Every so often the world of media adopts a new buzz phrase – this year it’s ‘brand journalism – where a brand delivers editorially credible news and features, targeted specifically at its customer base.
This differs from ‘content marketing’ in that it has a broader brief – to inform and entertain its market on various topics of interest, maybe name checking complementary brands. The aim is not for the company to just blatantly shift their own products.
For some, this requires a change of mindset. Forward-thinking PRs have always considered the market and potential market more as an ‘audience’ or ‘readership’. People know when they’re being sold to and – as a rule – they don’t like it. It’s better surely to build a relationship with that audience – as publisher/reader in this case, build their trust and establish credibility as a ‘go to’ brand.
Brand journalism tends to happen online – via websites and email newsletters – like this one. But it’s no coincidence that there’s been a recent resurgence in contract publishing (own store magazines); the original print form of brand journalism. This may well be another indicator of a more savvy, less salesy marketing approach.
I started my career in journalism working in contract publishing, editing a magazine for WH Smith promoting what was known as sell-thru video, covering such new releases as Pretty Woman and Jurassic Park. (OK, it was a while ago.) The Christmas edition had a .5 million print run. That’s about the same circulation as The Daily Telegraph today. We suspect it worked in sales terms, but WH Smith’s head office perceived it as a luxury and it folded.
Until recently, contract publishing has clearly been a ‘nice to have’ rather than a ‘necessity’ in marketing terms. It’s great for John Lewis and the like – with travel features nestling alongside the pick of soft furnishings in run of pages… Few companies can, however, afford the luxury of print and not all of them have the locations to offer the distribution.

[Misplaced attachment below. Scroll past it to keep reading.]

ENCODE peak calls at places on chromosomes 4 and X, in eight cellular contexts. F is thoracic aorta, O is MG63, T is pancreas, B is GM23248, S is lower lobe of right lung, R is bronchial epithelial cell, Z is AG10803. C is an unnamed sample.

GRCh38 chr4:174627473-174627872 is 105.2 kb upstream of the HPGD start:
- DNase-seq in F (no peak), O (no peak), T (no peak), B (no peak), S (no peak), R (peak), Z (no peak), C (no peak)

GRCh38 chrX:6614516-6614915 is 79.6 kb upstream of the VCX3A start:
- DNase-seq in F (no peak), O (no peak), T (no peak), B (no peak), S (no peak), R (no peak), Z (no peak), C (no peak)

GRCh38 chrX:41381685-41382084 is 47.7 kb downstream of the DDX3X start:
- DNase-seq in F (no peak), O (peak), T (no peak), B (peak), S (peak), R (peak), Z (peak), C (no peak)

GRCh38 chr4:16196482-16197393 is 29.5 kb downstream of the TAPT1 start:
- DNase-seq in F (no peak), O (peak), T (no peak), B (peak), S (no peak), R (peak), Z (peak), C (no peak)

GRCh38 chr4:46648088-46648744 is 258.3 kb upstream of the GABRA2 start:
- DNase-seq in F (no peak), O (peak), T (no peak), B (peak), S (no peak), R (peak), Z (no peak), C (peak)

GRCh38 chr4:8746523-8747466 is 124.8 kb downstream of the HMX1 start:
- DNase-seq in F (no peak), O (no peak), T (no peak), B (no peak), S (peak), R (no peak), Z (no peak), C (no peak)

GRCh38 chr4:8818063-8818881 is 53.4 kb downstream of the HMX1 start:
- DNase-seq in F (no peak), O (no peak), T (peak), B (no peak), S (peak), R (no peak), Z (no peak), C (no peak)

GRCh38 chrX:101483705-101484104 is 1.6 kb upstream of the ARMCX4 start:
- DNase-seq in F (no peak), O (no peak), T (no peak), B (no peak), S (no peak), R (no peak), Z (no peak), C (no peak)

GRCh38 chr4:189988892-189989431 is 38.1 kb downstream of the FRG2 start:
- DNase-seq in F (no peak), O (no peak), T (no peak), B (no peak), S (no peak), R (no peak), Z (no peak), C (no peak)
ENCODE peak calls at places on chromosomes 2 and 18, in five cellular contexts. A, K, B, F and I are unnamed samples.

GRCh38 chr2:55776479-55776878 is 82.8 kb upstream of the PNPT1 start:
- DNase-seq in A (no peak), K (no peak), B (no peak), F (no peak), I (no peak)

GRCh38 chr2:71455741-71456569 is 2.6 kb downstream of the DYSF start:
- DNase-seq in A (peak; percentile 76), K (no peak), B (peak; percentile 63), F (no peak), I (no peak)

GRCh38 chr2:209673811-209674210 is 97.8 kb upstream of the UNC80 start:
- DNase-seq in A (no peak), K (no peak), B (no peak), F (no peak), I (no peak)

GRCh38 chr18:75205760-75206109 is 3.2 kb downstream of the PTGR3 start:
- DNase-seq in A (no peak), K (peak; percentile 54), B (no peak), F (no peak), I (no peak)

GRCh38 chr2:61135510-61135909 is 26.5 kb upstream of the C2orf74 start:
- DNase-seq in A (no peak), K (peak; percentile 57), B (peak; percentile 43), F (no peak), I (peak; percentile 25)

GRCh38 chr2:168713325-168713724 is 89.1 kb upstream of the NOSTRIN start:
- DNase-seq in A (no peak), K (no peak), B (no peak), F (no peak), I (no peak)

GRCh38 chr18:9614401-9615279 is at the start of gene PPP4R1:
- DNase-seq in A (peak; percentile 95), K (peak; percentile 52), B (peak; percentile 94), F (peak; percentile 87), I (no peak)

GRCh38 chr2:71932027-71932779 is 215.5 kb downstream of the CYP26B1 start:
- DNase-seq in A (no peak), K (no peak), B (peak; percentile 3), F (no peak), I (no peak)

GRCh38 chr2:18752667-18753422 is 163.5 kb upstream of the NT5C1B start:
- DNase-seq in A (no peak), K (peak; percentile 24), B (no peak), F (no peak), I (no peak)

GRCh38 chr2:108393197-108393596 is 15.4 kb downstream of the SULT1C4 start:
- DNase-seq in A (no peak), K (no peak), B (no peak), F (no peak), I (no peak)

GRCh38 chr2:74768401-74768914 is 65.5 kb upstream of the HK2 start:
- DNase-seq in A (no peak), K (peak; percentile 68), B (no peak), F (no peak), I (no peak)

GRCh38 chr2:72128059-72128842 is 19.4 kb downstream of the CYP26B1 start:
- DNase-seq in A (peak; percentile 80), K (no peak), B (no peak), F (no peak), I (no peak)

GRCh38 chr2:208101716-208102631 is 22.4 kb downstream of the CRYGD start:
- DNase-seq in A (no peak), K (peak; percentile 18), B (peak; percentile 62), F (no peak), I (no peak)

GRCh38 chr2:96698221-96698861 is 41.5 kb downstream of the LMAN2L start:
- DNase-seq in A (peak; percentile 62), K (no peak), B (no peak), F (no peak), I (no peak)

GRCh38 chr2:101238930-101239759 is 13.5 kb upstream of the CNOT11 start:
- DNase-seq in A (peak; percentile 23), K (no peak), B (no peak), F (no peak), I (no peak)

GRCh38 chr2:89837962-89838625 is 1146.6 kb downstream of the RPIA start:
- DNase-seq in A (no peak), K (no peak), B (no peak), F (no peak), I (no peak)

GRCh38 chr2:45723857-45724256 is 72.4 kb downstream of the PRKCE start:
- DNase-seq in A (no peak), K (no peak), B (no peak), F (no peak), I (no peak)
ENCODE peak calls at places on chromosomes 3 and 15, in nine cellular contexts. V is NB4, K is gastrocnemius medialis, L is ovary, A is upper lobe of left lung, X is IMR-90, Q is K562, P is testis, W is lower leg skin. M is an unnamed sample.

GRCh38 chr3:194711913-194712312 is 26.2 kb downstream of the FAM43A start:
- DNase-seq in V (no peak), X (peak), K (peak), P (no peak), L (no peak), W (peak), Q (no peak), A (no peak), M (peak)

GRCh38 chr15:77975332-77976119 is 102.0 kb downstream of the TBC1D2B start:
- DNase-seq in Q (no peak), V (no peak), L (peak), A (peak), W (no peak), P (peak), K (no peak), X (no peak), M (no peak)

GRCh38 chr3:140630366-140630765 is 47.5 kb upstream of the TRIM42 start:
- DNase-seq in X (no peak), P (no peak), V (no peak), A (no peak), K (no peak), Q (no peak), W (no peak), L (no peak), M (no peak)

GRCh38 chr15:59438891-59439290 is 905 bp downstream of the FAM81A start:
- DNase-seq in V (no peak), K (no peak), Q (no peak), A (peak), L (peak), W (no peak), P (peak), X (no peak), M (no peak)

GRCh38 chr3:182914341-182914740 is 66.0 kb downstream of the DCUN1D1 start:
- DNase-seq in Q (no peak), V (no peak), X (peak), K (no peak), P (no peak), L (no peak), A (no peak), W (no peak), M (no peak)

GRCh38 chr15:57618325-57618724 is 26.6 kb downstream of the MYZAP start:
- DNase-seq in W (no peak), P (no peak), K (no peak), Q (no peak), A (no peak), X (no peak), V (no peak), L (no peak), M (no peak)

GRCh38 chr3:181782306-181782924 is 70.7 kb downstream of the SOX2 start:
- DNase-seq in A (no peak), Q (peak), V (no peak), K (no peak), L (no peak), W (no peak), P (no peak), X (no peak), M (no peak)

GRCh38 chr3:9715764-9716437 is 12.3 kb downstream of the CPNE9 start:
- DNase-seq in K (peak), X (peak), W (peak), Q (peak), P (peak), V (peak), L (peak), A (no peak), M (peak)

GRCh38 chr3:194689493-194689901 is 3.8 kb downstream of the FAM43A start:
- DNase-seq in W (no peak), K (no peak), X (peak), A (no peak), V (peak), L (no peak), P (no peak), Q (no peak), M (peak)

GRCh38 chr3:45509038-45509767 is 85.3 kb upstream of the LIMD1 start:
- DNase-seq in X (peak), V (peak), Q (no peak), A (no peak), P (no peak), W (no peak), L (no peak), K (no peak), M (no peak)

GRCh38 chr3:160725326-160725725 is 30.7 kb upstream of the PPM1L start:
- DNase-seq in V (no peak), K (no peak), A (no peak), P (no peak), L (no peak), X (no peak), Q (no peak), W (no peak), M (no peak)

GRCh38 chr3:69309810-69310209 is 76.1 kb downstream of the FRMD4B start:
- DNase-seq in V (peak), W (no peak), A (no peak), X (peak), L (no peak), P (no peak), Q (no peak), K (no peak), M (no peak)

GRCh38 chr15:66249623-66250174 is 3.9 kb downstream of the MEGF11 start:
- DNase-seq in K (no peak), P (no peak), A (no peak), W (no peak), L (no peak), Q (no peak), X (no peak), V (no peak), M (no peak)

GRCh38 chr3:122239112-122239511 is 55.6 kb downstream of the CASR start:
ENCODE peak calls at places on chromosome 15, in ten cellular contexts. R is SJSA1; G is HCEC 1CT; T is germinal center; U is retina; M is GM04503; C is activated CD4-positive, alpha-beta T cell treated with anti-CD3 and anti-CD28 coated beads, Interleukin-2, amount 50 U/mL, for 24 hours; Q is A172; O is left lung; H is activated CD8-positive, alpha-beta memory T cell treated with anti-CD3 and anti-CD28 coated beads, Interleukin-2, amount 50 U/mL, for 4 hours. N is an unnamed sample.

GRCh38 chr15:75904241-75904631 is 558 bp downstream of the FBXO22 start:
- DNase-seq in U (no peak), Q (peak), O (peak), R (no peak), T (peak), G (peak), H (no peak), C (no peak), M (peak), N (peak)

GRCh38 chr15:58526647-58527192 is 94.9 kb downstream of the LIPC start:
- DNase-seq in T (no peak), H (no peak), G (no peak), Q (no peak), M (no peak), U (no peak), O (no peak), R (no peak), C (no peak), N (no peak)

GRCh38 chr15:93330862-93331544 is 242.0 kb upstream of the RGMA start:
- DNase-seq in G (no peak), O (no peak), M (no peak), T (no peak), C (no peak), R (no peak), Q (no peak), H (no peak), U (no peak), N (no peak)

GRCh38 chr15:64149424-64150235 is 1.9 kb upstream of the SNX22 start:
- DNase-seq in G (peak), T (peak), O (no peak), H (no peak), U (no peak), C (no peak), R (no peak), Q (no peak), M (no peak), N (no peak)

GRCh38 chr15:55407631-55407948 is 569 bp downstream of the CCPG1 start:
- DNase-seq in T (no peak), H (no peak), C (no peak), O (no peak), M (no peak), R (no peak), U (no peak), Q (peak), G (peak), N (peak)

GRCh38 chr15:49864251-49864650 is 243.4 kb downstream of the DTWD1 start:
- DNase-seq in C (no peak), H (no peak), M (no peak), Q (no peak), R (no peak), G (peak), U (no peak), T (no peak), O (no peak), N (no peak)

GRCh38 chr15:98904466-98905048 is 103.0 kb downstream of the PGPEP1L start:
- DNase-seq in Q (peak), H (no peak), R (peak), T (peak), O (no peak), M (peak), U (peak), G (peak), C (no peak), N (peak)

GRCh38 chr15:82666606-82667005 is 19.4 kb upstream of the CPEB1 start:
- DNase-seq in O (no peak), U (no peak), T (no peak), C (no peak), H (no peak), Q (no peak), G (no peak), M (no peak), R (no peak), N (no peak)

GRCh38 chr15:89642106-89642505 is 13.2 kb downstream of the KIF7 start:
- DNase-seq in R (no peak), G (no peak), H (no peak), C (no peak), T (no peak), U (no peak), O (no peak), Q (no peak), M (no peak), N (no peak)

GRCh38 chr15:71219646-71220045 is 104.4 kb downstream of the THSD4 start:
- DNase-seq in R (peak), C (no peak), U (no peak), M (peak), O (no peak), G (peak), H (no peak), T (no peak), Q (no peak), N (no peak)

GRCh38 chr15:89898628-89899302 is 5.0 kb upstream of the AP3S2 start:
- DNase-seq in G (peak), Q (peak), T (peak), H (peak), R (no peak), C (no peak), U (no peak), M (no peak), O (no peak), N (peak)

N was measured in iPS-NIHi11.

Meanwhile, the net offers a cost-effective global audience/ readership – with almost zero print and distribution cost. If your branded e-zine is genuinely of use and of interest, your readership will distribute it for you. Magazines called this ‘pass on’ readership; the reason their quoted circulation figures were so far in excess of their print run. In online publishing this ‘pass on’ happens by forwarding and sharing via social media.
Recent research has shown that people like receiving their news in their inbox and now read such e-zines – if designed responsively – on their smart phone or tablet on the go; on their commute, for example. Far from being junk mail or spam, readers want to read relevant, interesting news from companies they trust and have built (or are building) a relationship with.
The latest buzz around the media world looks as if it’s got wings. Email Gaynor if you want to discuss the potential of brand journalism for your business.